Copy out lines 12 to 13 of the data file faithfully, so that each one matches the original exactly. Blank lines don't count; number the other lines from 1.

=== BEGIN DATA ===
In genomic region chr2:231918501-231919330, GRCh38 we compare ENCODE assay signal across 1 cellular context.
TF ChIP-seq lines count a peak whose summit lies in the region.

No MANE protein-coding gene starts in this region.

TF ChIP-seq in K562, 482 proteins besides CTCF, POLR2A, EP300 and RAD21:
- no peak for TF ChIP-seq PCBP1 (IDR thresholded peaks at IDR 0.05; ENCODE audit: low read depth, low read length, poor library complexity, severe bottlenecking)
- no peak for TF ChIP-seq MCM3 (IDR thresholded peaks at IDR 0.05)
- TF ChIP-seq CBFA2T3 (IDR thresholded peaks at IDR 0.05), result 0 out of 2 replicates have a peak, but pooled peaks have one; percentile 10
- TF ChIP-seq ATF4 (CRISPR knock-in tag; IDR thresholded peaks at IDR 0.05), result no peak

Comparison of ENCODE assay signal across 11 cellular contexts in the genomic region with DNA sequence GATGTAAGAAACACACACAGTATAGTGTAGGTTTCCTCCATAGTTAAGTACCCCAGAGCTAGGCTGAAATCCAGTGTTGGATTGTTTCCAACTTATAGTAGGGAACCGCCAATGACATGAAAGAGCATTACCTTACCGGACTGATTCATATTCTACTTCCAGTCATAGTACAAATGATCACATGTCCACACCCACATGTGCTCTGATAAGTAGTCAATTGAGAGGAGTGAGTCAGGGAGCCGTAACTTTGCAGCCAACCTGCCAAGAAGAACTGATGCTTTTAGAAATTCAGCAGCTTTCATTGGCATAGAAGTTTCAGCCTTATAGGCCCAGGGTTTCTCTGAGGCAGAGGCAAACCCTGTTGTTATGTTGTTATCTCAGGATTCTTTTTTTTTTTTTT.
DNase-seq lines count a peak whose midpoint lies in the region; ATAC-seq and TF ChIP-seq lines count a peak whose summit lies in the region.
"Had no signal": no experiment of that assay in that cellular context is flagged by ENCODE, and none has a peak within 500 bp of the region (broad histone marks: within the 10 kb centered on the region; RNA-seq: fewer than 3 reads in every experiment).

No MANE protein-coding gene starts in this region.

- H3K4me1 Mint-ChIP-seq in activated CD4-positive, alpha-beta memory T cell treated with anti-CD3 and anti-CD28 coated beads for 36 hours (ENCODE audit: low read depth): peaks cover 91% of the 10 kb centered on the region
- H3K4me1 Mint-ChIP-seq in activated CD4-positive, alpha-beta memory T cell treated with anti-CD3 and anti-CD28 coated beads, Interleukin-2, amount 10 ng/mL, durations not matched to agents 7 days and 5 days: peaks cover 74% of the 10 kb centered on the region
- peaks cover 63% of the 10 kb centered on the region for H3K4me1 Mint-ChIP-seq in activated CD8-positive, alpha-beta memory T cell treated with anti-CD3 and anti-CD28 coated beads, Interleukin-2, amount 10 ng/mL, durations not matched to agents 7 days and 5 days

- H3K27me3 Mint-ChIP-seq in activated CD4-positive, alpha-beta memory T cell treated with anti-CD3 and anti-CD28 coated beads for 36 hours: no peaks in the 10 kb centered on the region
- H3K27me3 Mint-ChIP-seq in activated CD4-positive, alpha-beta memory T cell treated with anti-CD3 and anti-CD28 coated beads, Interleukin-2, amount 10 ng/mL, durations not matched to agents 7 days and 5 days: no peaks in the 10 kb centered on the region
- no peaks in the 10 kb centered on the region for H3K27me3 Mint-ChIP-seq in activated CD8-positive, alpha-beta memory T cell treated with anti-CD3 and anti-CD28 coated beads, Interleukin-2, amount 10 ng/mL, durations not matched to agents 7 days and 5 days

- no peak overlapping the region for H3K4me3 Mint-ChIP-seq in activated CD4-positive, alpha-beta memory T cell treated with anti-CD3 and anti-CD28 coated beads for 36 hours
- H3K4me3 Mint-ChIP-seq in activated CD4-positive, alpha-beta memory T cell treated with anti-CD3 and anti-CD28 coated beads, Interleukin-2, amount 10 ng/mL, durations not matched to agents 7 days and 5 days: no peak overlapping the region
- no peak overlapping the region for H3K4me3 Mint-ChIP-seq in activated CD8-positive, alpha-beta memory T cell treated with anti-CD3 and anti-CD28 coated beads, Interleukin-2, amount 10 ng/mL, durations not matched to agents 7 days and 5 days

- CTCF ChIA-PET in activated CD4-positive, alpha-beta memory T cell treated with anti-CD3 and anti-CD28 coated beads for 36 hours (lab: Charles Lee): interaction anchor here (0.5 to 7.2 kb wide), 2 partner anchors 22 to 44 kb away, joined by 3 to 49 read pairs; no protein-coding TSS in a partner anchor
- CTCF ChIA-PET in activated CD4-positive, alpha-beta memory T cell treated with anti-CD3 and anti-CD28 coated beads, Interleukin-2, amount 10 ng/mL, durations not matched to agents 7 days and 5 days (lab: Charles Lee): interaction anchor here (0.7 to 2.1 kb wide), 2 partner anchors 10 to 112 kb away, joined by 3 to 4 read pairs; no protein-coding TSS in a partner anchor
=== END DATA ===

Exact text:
No MANE protein-coding gene starts in this region.

- H3K4me1 Mint-ChIP-seq in activated CD4-positive, alpha-beta memory T cell treated with anti-CD3 and anti-CD28 coated beads for 36 hours (ENCODE audit: low read depth): peaks cover 91% of the 10 kb centered on the region